Once more, the wellworn, reductive belief that good art cannot take a moral stand and must be 'enigmatic' or 'subversive' - may I add, in a way that established unconventional art conceives of the conventions of enigmatism and subversion =>
Reminiscent of the smug, too-easy belief that there is something simple-minded about taking a stand, about "sincerity" =>
The Eurocentric, privilege-centric arrogance of these beliefs.
Maybe my understanding of Herzog's discomfort with the "righteousness" (etym. right-wiseness) of the movie is colored by reactivity, a judgment against aesthetics in-fashion:
& yet there is nothing reducible about sincerity. Sincerity is necessarily, naturally, contrapuntal. Contextual. Always, already strange, particularly in periods typified by reified aesthetic gestures of irony, nihilism, and intellectualism.
Werner also, in the director's commentary, blames the abuse of alcohol and drugs among indigenous communities on indigenous folk being thrown into a civilization that is thousands of years "ahead" - not understanding (not caring? ignoring? forgetting?) that the "shock" the "primitive" people suffer from erupts not from being behind, but at finding themselves in a modernity that is so far behind: in empathy, mutuality, interconnectedness, participation, love.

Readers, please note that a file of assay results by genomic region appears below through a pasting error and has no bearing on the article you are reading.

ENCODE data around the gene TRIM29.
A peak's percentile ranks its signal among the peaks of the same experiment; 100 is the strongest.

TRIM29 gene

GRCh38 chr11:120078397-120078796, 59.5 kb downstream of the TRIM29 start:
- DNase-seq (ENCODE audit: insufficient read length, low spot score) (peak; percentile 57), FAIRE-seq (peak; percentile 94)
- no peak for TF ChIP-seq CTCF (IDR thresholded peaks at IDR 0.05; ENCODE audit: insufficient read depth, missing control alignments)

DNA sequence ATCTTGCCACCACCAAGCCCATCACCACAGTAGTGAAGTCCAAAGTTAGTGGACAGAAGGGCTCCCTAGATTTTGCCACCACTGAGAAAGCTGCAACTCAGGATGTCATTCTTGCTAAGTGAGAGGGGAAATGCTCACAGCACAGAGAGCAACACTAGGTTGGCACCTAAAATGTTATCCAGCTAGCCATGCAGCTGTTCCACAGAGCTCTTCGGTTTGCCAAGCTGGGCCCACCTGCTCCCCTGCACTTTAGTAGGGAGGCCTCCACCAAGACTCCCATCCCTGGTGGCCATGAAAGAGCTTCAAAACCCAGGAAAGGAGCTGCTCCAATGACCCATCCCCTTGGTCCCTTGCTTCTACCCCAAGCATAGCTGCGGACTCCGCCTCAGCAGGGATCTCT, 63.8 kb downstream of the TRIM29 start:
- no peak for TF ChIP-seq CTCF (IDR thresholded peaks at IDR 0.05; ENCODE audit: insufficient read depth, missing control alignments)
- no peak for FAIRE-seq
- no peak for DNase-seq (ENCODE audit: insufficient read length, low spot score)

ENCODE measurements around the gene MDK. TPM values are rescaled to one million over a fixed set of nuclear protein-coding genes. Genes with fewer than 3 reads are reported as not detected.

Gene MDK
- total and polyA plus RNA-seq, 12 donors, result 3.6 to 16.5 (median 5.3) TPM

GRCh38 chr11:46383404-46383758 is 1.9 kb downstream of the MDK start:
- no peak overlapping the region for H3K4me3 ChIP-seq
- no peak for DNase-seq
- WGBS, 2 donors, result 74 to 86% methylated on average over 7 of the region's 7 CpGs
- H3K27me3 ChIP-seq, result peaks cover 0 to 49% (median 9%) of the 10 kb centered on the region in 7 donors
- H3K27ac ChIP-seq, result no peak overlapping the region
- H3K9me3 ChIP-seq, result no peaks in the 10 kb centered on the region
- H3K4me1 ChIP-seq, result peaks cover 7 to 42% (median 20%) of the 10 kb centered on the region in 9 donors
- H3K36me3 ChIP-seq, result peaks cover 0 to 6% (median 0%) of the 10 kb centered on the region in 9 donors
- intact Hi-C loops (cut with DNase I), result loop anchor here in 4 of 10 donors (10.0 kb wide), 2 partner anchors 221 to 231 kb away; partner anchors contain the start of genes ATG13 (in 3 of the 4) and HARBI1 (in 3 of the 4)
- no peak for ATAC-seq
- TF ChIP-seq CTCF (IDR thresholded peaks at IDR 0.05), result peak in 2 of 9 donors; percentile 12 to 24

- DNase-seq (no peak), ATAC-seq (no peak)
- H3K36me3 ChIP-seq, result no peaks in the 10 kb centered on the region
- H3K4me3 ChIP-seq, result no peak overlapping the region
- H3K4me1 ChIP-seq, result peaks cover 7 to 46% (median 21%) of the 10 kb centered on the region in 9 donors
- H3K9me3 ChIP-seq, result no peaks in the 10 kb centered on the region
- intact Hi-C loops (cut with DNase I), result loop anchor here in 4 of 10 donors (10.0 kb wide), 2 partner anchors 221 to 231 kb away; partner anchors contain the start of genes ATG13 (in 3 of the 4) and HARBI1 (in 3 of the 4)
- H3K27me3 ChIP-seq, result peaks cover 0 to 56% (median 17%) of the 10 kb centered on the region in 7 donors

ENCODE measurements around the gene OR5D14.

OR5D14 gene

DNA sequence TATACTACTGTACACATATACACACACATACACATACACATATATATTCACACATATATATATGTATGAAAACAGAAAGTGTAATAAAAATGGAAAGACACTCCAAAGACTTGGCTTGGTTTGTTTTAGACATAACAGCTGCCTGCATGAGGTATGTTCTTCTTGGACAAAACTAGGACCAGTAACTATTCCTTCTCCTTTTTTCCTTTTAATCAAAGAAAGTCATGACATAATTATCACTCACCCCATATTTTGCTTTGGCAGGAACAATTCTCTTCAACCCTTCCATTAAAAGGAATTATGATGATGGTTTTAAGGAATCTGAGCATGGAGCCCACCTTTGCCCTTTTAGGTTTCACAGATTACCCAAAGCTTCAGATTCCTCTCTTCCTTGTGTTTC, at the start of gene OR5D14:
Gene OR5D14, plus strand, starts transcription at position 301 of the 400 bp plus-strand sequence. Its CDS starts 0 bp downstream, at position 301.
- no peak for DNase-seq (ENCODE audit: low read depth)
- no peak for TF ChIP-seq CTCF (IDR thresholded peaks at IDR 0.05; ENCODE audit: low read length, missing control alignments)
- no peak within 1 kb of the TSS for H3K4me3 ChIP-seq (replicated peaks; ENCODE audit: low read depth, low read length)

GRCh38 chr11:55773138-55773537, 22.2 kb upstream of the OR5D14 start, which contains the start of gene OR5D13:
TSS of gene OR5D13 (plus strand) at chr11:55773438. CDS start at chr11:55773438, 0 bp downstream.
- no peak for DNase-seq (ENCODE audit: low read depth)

Further appallment (I should have stuck with the movie) as I learn that Herzog had experimented with freezing ants to get them to stay still enough to get a certain shot.
Okay, yes. That is my righteous side coming out. Let me go examine my own failure of imagination.
(I just stumbled upon this theorizing tracking a new aesthetic, metamodernism. It seems quite simpatico, though I'll have to spend more time with the site.)